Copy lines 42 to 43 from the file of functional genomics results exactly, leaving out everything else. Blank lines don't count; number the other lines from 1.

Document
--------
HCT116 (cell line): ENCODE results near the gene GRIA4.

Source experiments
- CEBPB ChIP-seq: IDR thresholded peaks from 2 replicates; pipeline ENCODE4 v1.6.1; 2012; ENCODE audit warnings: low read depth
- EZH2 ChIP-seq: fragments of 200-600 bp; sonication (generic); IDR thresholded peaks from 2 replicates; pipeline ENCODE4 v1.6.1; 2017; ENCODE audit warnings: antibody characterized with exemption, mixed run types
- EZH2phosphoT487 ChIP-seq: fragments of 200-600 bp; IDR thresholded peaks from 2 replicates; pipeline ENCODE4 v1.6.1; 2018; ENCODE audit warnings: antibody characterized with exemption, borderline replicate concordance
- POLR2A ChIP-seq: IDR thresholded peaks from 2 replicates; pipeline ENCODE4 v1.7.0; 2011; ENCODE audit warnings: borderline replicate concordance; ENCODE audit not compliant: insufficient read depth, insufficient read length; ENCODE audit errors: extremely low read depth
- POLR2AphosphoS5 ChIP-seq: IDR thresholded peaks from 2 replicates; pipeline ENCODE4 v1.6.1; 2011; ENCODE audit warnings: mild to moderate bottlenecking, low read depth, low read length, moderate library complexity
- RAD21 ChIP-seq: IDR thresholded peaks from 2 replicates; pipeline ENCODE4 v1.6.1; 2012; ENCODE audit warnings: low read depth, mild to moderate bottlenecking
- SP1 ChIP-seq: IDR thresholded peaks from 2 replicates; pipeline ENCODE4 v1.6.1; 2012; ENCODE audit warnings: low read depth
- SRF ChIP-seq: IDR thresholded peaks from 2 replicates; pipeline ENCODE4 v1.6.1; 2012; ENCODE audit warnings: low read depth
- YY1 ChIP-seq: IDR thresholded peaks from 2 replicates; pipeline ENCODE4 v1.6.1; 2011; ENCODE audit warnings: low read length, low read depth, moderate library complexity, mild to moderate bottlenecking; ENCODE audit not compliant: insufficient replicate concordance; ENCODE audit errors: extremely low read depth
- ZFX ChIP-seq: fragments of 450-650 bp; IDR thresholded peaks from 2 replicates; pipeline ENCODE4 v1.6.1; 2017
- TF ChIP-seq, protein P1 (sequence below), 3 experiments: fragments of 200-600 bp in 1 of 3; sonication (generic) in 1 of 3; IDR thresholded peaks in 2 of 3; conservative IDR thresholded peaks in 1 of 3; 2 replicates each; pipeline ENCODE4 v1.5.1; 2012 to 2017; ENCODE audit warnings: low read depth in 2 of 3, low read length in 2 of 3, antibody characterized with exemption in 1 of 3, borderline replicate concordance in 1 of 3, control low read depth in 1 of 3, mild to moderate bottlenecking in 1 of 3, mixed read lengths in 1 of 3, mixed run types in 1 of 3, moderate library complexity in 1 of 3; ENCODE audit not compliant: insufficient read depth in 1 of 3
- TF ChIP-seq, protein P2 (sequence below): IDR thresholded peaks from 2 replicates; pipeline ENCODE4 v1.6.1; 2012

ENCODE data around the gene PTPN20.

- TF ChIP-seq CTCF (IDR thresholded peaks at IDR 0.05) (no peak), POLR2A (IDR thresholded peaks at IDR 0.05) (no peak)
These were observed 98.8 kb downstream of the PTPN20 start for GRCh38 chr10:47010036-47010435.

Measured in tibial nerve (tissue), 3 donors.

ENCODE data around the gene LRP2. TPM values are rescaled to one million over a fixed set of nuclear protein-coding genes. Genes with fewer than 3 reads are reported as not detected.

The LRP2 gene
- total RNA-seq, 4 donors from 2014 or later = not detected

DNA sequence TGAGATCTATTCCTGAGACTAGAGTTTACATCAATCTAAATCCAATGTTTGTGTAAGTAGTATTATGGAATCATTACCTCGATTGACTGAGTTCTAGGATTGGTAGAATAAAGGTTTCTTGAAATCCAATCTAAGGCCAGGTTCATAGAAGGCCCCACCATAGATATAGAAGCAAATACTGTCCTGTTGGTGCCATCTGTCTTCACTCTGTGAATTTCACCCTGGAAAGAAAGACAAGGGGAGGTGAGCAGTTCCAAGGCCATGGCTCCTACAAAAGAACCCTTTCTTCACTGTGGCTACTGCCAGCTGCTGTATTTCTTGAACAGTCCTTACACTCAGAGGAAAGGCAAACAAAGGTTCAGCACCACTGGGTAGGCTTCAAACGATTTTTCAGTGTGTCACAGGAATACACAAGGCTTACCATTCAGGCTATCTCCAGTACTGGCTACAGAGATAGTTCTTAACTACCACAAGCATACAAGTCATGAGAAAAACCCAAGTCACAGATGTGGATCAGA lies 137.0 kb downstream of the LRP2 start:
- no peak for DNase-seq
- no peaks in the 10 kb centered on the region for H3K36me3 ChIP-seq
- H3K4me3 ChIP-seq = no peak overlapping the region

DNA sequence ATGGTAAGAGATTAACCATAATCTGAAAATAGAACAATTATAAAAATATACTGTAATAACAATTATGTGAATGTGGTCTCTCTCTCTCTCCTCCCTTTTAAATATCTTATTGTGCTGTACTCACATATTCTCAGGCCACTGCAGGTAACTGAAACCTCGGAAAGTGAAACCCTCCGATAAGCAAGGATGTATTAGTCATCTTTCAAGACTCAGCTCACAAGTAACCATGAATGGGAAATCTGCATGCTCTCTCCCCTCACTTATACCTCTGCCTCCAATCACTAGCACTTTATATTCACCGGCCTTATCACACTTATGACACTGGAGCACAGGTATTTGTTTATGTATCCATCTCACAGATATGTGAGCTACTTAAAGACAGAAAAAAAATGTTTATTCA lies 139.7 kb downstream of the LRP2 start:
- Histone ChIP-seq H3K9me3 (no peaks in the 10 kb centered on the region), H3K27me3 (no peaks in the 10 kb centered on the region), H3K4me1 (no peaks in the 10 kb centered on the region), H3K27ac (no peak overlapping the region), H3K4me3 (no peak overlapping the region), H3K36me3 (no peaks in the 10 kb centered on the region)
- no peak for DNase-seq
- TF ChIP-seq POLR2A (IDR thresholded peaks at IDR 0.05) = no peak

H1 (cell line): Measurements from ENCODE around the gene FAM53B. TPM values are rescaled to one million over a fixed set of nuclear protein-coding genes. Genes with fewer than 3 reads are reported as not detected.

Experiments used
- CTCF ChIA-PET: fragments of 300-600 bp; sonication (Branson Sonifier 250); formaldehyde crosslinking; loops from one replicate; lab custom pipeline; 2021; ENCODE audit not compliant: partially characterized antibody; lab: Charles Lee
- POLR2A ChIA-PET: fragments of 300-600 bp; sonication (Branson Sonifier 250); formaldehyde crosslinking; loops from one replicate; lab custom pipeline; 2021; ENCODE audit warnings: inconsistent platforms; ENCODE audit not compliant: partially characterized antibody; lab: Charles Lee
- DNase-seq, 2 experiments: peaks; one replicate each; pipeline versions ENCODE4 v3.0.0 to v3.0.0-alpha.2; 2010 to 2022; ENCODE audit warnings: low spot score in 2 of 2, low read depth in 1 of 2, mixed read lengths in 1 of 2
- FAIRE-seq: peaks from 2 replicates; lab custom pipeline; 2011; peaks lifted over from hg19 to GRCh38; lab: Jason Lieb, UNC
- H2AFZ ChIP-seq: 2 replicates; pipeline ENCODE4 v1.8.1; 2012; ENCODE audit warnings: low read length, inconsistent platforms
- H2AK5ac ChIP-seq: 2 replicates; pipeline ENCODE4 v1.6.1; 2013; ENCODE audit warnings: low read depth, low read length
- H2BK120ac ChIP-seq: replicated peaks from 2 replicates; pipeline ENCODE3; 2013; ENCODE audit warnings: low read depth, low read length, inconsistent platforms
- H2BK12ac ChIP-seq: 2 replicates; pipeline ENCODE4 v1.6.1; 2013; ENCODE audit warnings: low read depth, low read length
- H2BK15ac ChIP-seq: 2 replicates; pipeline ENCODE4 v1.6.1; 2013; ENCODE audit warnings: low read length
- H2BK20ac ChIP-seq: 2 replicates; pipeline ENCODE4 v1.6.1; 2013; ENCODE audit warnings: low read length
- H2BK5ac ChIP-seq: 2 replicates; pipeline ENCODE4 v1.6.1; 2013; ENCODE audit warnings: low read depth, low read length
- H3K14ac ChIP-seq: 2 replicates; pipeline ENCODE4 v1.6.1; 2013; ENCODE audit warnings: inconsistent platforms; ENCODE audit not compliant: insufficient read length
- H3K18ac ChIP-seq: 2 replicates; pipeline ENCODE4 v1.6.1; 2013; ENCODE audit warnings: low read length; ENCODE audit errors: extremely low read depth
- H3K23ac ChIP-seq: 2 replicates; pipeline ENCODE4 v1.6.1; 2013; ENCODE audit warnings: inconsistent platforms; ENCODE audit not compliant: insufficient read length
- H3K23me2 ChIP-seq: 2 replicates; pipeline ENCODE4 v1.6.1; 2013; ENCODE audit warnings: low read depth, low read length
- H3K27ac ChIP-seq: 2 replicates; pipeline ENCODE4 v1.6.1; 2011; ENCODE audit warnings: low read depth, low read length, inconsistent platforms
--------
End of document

- H2BK5ac ChIP-seq: 2 replicates; pipeline ENCODE4 v1.6.1; 2013; ENCODE audit warnings: low read depth, low read length
- H3K14ac ChIP-seq: 2 replicates; pipeline ENCODE4 v1.6.1; 2013; ENCODE audit warnings: inconsistent platforms; ENCODE audit not compliant: insufficient read length